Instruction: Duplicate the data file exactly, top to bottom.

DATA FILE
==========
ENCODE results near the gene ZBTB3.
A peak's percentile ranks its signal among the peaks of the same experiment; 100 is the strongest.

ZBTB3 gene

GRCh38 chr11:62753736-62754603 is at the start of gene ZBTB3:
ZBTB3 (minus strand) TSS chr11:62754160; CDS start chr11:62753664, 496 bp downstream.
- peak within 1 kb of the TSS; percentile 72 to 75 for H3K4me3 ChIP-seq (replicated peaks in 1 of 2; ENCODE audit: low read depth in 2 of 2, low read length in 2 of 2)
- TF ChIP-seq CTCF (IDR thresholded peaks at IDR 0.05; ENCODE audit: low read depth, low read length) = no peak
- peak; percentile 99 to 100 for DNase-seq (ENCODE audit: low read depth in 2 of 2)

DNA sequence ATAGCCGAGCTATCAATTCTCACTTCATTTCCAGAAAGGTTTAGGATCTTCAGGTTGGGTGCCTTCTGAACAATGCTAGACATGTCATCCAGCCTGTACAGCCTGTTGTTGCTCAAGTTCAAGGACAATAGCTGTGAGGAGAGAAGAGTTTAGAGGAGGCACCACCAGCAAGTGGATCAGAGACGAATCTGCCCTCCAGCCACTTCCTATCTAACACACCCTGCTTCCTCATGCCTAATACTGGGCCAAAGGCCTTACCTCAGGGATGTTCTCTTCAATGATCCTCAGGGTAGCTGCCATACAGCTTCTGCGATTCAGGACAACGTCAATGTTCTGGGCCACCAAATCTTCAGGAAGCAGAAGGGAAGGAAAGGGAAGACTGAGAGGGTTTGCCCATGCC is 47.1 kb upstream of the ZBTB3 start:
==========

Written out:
ENCODE results near the gene ZBTB3.
A peak's percentile ranks its signal among the peaks of the same experiment; 100 is the strongest.

ZBTB3 gene

GRCh38 chr11:62753736-62754603 is at the start of gene ZBTB3:
ZBTB3 (minus strand) TSS chr11:62754160; CDS start chr11:62753664, 496 bp downstream.
- peak within 1 kb of the TSS; percentile 72 to 75 for H3K4me3 ChIP-seq (replicated peaks in 1 of 2; ENCODE audit: low read depth in 2 of 2, low read length in 2 of 2)
- TF ChIP-seq CTCF (IDR thresholded peaks at IDR 0.05; ENCODE audit: low read depth, low read length) = no peak
- peak; percentile 99 to 100 for DNase-seq (ENCODE audit: low read depth in 2 of 2)

DNA sequence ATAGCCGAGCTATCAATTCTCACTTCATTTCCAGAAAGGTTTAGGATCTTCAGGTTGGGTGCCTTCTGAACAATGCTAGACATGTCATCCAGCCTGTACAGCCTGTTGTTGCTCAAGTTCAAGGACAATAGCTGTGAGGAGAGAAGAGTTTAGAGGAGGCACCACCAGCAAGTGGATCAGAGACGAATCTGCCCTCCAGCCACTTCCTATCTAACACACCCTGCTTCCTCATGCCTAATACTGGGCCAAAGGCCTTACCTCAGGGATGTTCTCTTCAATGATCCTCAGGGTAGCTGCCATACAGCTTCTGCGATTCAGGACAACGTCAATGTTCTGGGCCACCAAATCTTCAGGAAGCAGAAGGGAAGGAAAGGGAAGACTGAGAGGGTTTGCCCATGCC is 47.1 kb upstream of the ZBTB3 start: